Caracas, Venezuela -- Venezuelan cable operator
Intercable's aggressive expansion plan will pit it against two incumbents here next
Backed by a $100 million investment budget, Intercable has
licenses to build in 123 Venezuelan cities, including Caracas, where it plans to establish
operations by the second quarter of 2000, Intercable spokesman Mario Seijas said.
Although the company has not said which Caracas
neighborhoods it will target, it has staked a claim to both the eastern and western sides
of the capital. These areas are currently served by two of Venezuela's other large
MSOs: SuperCable in the east and Cabletel in the west. The arrival of a third player only
exacerbates an existing overbuild situation.
Intercable's planned expansion confirms its voracious
appetite for acquisitions, which have been bankrolled in part by minority shareholder
Hicks, Muse, Tate & Furst Inc., the Dallas-based private-investment fund. Last year,
the company almost swept the western part of the country clean of mom-and-pop operations
while establishing a presence in 35 towns and cities. In the process, it has almost
doubled its customer base to 190,000 subscribers.
The MSO's goal is to increase its subscriber base by
at least 30 percent in both 2000 and 2001. The strategy in Caracas is to compete against
entrenched cable operators in high-density areas and to delve into less densely populated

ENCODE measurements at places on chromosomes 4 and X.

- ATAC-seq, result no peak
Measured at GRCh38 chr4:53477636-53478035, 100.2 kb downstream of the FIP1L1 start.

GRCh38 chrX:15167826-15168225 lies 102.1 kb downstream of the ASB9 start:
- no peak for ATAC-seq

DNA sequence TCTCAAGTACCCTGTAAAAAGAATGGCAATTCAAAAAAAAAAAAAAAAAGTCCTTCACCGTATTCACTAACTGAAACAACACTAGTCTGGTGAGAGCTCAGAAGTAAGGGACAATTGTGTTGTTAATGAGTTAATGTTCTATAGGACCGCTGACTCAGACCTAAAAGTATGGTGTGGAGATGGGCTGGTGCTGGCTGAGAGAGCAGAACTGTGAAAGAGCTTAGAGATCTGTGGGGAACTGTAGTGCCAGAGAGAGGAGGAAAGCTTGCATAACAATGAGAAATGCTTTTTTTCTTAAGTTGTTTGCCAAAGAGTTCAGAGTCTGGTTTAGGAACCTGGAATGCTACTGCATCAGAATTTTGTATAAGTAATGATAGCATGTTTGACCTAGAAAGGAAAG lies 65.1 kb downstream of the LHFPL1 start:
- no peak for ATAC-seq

neighborhoods usually deemed unworthy of coverage.
However, those plans are on hold until Intercable completes
its infrastructure build in the central-west states of Aragua and Carabobo. Electric
utilities in that region have objected to Intercable's plans to use their power-line
poles and underground conduits for its overhead lines, delaying that project.
At present, the utilities either prohibit the use of their
posts or ask too high a price for the privilege, according to Intercable. Seijas sees the
sticking point as no more than a glitch, however, since the existing Telecommunications
Law states that electric and telephone utilities are obliged to provide pole space for the
fiber-optic cable of third parties.
Intercable also plans to add new services. It has solicited
a license from the National Telecommunications Commission to become a full-fledged
communications company to provide telephony, Internet access and data transmission.
However, in many ways its hands are tied until the Venezuelan Congress implements a new
Telecommunications Law. That legislation is now making sluggish progress.
Venezuela is set to deregulate its telephone industry in
November of 2000. However, until a Telecommunications Law is passed providing a legal
framework for the sector, Intercable will not be able to allocate any funds toward its
The new Telecommunications Law would also eliminate the
present 20 percent cap on foreign investment in companies such as Intercable, which could
enable Hicks, Muse to throw further weight behind the operator.
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